Escape rooms are receiving a haunted-twist with 'Inferno Escape Room'

ASU alumni are celebrating the one year anniversary of ASU themed escape room

Tempe's ASU-themed escape room is adding fall-themed thrills to the puzzle rooms in celebration of its one year anniversary. 

Located on the corner of University and Dorsey, Inferno Escape Room offers unconventional puzzles that capture ASU's culture. Its "haunted" room is expected to open in October before Halloween. 

ASU alumnus, Kris Young, said he used his gaming knowledge to help with the day-to-day operations of Inferno since its opening date. 

Young said the fourth room will be centered around Halloween by using candy and wrappers in the puzzle, as well as one-way mirrors to uncover clues in a festive way.

At Inferno, Young is responsible for facilitating group games and ensuring business runs smoothly. Young said part of the fun is the creative freedom he gets with the space. 

The Halloween-themed room will not be scary but rather “super silly,” Young said.

"It's very much just all stagecraft," Young said. 

Young said he has spent a significant amount of time working to understand the technology behind escape rooms in order to create new and innovative ideas within the space.

“The (escape room) has not been set up the ‘standard way’ for a couple of months now," Young said. "I’ve been experimenting on customers."

Before the Halloween-themed addition, Inferno offered three different escape room games with references to ASU throughout the building. From posters to stadium seats, Inferno’s ASU roots are loud and proud. 

Jackie Moats, owner of Inferno, started the escape room out of a genuine passion for puzzles and mystery. 

Inferno’s grand opening event in the fall of 2018 offered two-game choices. Since then, the business has expanded to offer a third room: the "Lit" Room.

Inferno has become most well-known for the “Lit” themed room. With a storyline that Moats developed, players try to piece together what happened the night before.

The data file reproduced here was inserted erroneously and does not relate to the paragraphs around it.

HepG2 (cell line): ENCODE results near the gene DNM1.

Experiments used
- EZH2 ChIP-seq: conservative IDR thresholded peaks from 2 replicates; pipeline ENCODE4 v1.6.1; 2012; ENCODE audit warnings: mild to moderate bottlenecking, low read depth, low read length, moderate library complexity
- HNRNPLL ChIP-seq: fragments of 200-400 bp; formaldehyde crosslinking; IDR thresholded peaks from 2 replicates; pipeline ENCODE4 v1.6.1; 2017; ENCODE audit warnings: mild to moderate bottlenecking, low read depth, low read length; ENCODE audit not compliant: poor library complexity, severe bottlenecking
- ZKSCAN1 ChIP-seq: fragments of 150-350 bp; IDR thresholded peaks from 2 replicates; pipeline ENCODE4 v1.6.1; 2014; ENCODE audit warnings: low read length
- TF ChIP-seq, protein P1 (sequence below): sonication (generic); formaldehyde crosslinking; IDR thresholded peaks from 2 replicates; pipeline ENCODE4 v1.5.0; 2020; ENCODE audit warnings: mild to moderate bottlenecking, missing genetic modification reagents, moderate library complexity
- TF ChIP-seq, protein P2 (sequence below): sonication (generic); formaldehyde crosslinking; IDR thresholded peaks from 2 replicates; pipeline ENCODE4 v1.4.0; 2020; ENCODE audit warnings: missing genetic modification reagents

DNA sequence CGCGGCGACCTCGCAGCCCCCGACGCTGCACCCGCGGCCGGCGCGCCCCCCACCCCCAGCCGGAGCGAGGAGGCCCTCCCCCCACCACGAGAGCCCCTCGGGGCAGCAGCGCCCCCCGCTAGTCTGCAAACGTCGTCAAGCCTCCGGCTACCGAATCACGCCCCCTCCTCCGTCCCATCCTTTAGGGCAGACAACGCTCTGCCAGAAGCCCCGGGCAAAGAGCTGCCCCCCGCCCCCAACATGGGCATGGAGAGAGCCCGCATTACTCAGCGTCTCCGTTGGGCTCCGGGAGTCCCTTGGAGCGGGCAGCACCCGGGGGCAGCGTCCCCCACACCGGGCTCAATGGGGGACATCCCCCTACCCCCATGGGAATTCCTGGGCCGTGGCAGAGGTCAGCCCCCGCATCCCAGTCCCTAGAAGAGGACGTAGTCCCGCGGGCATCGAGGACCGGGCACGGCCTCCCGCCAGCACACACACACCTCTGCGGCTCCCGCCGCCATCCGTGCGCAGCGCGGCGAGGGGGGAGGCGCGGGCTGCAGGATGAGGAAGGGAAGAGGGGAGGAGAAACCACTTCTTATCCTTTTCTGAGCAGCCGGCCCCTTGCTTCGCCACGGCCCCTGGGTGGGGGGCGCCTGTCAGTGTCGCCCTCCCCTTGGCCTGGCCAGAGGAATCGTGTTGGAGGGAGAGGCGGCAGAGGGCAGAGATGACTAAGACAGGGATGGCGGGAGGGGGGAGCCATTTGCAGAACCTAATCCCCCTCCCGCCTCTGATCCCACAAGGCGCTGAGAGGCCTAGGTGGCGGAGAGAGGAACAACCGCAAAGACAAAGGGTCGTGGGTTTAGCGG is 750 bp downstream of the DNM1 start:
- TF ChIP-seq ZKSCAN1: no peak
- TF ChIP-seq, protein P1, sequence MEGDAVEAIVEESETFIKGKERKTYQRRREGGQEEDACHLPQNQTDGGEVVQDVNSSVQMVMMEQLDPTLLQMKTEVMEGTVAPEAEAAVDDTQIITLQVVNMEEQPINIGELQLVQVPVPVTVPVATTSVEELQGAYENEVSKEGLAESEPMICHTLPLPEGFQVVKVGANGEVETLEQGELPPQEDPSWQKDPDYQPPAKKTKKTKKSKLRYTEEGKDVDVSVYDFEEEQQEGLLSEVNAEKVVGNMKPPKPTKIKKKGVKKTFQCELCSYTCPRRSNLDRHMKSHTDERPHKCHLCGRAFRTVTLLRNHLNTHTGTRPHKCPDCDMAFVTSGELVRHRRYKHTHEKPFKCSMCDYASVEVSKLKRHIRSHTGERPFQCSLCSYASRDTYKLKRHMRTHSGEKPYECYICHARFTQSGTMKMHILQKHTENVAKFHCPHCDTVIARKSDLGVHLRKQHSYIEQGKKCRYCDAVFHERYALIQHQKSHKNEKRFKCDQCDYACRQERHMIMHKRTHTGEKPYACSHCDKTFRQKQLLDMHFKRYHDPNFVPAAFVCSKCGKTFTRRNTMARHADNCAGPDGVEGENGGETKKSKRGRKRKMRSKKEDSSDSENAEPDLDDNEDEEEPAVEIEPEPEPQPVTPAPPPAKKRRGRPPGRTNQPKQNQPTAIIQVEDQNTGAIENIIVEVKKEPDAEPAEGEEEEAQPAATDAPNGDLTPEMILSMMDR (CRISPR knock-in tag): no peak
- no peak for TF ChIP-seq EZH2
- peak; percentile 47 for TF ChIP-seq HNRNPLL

Lit has become Inferno’s signature and includes many nods to Tempe. 

ASU Alumnus, James Gibbins, has visited Inferno twice since its opening.

“'Lit was something my friends and I were still talking about months later,” Gibbins said.

For Moats, the name is not only an ode to ASU, but a symbol that “the heat is on” when you are in the room.

Inferno’s rooms are centered around communication and working together as a team rather than brains, brawn or scare factor, Moats said. 

Inferno strives to dispel myths about escape rooms daily. For example, participants will never be locked inside the room, rather, players work together to complete objectives and no room will ever have a scare factor.

The escape room creates an environment that fosters team building and communication.

Moats' inspiration for Inferno came from a desire to give people new experiences. 

“Inferno is a different way for (people) to spend quality time with their friends and family," Moats said. "With an escape room, it is like you are really bonding around doing this activity together and working as a team.” 


Reach the reporter at emsears@asu.edu and follow @_emilyasu on Twitter. 

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